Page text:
At Cisco, we’re both directly regulated by NIS1, as a cloud service provider, and indirectly by flow down requirements from our customers from across the critical infrastructure spectrum in utilities, transport, finance, health and beyond. And there’s lessons to be learned from that experience.
The most important text to understand what was expected of us wasn’t the Directive. It was the technical guidelines from the European Union Agency for Cybersecurity (ENISA) on the security measures for Digital Service Providers. That’s because it did something very practical. It mapped the security objectives against internationally-recognized standards in information security and risk management – such as ISO 27001, BSI’s C5 and the NIST Cybersecurity Framework. It gave us something to work with that we understood, and our customers too.
The reason that could work was because the rules for cloud service providers were harmonized. The approach was not as conclusive for our customers. Frankly it was, and is, a free-for-all at the national level. And if you are a company like ours, with 90 cloud services across 27 Member States and multiple different sectors, it’s not easy to distill that into a meaningful set of security controls that can move the needle in a clear direction, and that allow our customers to understand our security posture.
So, while a broader scope stands to reason, it should also rest on a consistent set of security requirements. With a Directive – and the national transpositions that come with it – that’s always going to be difficult. But the tools are there. ENISA has the power to draw up guidance, and the cybersecurity certification framework presents an additional opportunity to create a common approach. What it will take is discipline from the Member States, and perhaps a further nudge from the policy makers in the EU, to make sure that vision becomes a reality.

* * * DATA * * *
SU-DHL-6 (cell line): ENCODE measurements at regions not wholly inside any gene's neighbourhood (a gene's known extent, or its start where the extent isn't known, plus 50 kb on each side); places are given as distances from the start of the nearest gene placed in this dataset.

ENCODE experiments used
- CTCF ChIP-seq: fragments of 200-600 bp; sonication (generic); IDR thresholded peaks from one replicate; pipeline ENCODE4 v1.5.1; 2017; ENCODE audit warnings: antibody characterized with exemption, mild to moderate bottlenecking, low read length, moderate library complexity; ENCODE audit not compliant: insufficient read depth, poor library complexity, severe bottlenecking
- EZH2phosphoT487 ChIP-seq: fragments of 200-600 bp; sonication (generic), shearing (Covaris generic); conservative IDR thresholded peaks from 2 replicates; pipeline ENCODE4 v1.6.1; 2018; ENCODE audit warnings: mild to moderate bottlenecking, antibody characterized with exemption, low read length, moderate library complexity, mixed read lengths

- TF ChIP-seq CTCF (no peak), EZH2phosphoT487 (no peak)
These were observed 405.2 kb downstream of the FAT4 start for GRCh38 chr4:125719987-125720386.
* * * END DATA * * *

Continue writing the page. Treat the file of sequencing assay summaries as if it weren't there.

One piece of the jigsaw
As important as NIS2 is, we should bear in mind that it’s not sufficient by itself to address cybersecurity concerns. Europe’s Cybersecurity Strategy, of which the review of the NIS Directive is arguably the centrepiece, has shown just how wide the range of policies that intersect with cybersecurity are: foreign policy, defence, security union, justice, law enforcement, industrial policy and research.
And that’s just policy and regulation. When we asked over 4800 IT and security professionals from 25 countries (2021 Cisco Security Outcomes study) to assess the success of their security programmes in enabling the business and managing risks, regulatory compliance was considered the easiest to reach. I don’t see that as criticism of check-box compliance (or worse, a sign of an overly complacent profession). Rather, it’s recognition that regulation might help focus minds and set the tone for governance but there are many moving parts to good security.
Governments, businesses and individuals all have a role to play, and we need to focus on people, process and technology. One of the punishing aspects of security is that it’s a never-ending journey. There’s no destination at which you can hop-off. But it’s good to know that there’s plenty of us along for the ride.